Lipid metabolism dysfunction following symbiont elimination is linked to altered Kennedy pathway homeostasis

iScience. 2023 Jun 12;26(7):107108. doi: 10.1016/j.isci.2023.107108. eCollection 2023 Jul 21.


Lipid metabolism is critical for insect reproduction, especially for species that invest heavily in the early developmental stages of their offspring. The role of symbiotic bacteria during this process is understudied but likely essential. We examined the role of lipid metabolism during the interaction between the viviparous tsetse fly (Glossina morsitans morsitans) and its obligate endosymbiotic bacteria (Wigglesworthia glossinidia) during tsetse pregnancy. We observed increased CTP:phosphocholine cytidylyltransferase (cct1) expression during pregnancy, which is critical for phosphatidylcholine biosynthesis in the Kennedy pathway. Experimental removal of Wigglesworthia impaired lipid metabolism via disruption of the Kennedy pathway, yielding obese mothers whose developing progeny starve. Functional validation via experimental cct1 suppression revealed a phenotype similar to females lacking obligate Wigglesworthia symbionts. These results indicate that, in Glossina, symbiont-derived factors, likely B vitamins, are critical for the proper function of both lipid biosynthesis and lipolysis to maintain tsetse fly fecundity.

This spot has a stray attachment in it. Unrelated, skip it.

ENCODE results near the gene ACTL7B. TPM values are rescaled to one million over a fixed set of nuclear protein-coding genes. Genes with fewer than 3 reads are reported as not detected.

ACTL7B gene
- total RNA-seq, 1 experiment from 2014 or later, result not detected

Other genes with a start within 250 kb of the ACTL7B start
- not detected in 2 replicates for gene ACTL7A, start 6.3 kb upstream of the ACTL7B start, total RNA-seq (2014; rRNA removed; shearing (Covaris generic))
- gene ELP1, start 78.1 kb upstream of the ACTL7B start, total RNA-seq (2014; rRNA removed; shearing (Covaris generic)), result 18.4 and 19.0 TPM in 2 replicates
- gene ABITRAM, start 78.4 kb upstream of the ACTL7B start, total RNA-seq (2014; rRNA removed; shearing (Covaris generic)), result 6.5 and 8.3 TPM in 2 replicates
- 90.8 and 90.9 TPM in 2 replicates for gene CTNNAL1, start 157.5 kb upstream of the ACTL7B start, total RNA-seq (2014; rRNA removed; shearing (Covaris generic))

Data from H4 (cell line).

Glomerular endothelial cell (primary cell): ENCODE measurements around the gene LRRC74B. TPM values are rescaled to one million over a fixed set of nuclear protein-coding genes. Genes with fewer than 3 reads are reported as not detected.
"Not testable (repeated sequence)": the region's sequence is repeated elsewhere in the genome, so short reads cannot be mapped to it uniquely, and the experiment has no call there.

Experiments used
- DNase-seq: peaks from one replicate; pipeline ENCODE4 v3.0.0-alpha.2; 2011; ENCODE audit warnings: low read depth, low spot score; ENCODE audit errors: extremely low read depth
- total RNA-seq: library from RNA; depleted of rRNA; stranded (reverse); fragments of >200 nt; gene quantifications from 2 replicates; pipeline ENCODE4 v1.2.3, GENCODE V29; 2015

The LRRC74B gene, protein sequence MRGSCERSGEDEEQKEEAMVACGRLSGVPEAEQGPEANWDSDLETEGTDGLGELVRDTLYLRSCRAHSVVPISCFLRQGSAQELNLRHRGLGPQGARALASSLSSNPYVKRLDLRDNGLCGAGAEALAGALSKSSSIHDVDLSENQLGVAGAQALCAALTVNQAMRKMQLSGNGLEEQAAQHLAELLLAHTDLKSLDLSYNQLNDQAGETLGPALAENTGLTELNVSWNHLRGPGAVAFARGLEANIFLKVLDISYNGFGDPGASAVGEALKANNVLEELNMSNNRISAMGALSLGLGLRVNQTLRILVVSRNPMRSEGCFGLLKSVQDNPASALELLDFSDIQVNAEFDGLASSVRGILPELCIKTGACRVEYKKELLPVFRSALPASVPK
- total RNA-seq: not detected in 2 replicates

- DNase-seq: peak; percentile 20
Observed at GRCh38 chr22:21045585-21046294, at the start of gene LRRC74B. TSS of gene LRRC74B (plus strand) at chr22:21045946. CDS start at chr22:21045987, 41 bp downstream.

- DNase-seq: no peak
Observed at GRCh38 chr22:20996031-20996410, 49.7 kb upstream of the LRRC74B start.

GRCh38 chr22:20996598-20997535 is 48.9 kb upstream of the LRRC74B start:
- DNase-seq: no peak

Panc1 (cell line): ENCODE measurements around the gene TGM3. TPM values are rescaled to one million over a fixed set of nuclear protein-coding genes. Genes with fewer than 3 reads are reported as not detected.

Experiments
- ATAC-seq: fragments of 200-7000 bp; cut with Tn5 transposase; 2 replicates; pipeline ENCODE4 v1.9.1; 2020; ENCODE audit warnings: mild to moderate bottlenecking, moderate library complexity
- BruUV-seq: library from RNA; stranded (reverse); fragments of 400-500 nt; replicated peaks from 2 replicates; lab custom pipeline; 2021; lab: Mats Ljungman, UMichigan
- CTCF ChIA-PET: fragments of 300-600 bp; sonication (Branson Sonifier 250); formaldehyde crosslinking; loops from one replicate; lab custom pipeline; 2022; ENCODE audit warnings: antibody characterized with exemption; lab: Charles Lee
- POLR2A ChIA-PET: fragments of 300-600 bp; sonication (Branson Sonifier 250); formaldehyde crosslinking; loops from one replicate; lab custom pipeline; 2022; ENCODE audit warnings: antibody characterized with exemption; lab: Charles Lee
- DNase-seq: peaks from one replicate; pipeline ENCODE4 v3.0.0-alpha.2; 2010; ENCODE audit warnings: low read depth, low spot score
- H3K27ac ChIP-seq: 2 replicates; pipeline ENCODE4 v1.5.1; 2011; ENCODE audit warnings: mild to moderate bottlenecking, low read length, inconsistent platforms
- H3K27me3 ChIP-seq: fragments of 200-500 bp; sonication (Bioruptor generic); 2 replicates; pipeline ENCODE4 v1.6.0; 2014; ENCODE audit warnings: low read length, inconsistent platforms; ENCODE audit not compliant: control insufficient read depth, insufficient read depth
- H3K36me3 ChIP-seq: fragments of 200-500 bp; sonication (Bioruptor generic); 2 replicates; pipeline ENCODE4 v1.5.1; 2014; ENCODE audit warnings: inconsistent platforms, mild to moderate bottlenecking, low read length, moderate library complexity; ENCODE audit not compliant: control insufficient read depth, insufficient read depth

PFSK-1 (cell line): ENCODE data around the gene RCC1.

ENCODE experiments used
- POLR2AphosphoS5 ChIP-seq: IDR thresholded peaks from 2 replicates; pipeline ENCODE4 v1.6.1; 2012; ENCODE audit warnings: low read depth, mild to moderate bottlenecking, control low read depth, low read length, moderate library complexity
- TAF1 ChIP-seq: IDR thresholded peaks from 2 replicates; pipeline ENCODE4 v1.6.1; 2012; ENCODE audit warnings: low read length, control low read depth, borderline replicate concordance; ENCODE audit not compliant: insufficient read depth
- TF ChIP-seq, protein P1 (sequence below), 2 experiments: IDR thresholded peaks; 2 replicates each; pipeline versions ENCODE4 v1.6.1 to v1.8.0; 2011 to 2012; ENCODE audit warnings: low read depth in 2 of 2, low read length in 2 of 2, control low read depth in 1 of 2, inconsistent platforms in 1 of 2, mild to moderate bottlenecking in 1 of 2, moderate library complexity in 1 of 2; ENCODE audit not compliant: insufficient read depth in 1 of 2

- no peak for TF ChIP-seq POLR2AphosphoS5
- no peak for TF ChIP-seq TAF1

Keywords: Bacteriology; Physiology.